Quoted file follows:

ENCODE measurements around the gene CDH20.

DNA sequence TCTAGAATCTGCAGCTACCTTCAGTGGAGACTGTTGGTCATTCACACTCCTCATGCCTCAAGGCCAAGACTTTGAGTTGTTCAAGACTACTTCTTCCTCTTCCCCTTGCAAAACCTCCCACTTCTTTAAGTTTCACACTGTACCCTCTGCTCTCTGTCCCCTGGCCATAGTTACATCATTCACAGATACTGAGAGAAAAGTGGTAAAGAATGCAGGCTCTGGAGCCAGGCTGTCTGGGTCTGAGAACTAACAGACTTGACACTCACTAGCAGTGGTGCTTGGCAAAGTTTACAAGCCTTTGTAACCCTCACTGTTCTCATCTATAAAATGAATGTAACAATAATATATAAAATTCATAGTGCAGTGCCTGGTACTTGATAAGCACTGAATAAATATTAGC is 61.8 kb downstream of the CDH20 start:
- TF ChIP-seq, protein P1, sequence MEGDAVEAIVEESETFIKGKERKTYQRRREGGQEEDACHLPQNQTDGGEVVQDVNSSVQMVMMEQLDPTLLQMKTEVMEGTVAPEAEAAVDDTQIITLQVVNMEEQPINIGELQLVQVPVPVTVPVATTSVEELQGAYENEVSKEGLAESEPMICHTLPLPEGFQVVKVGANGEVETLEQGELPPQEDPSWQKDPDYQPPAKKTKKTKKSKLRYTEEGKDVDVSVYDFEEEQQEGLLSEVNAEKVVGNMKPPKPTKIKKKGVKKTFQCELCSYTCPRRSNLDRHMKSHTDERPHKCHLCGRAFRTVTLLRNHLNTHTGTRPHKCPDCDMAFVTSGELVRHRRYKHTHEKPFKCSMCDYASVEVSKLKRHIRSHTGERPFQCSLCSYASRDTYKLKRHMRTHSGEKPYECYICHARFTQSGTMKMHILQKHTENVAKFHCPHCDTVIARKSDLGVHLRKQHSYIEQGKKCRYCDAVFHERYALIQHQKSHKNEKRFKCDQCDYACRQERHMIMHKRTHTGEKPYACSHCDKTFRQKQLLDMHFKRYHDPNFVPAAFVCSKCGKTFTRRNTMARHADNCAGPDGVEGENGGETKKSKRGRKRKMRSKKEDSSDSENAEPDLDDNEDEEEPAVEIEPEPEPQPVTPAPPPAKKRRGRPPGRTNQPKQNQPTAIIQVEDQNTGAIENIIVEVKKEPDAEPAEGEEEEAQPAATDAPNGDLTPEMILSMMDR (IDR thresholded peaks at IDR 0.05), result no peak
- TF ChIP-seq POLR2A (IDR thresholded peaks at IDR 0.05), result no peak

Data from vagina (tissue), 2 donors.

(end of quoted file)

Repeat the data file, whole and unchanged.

ENCODE measurements around the gene CDH20.

DNA sequence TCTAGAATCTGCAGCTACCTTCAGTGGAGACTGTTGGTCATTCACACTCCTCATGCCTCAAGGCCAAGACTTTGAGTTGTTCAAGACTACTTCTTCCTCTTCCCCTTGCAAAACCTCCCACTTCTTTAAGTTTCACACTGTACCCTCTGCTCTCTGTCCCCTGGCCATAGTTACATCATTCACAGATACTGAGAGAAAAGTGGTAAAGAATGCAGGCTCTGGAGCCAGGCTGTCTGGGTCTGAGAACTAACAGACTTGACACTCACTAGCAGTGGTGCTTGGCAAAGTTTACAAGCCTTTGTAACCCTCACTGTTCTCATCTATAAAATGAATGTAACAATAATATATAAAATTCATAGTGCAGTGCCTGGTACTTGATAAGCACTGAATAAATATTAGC is 61.8 kb downstream of the CDH20 start:
- TF ChIP-seq, protein P1, sequence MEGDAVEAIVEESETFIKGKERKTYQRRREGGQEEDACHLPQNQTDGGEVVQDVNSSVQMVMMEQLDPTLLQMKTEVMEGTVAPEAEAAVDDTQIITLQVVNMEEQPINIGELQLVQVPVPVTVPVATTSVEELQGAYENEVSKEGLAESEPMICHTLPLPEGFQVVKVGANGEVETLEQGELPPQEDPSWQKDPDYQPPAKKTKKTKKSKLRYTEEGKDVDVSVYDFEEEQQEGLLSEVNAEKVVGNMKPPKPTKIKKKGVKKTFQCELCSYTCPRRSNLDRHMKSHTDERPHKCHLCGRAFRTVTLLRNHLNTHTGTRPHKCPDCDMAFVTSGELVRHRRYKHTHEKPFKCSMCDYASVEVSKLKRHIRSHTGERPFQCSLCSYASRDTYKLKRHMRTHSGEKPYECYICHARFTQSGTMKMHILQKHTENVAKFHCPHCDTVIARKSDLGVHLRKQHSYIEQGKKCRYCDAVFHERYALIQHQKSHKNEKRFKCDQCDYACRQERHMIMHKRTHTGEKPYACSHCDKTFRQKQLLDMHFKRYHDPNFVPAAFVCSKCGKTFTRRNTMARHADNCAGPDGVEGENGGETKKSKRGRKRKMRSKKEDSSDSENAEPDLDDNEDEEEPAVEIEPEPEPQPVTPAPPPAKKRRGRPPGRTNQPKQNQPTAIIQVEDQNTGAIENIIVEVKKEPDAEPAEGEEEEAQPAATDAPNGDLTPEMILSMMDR (IDR thresholded peaks at IDR 0.05), result no peak
- TF ChIP-seq POLR2A (IDR thresholded peaks at IDR 0.05), result no peak

Data from vagina (tissue), 2 donors.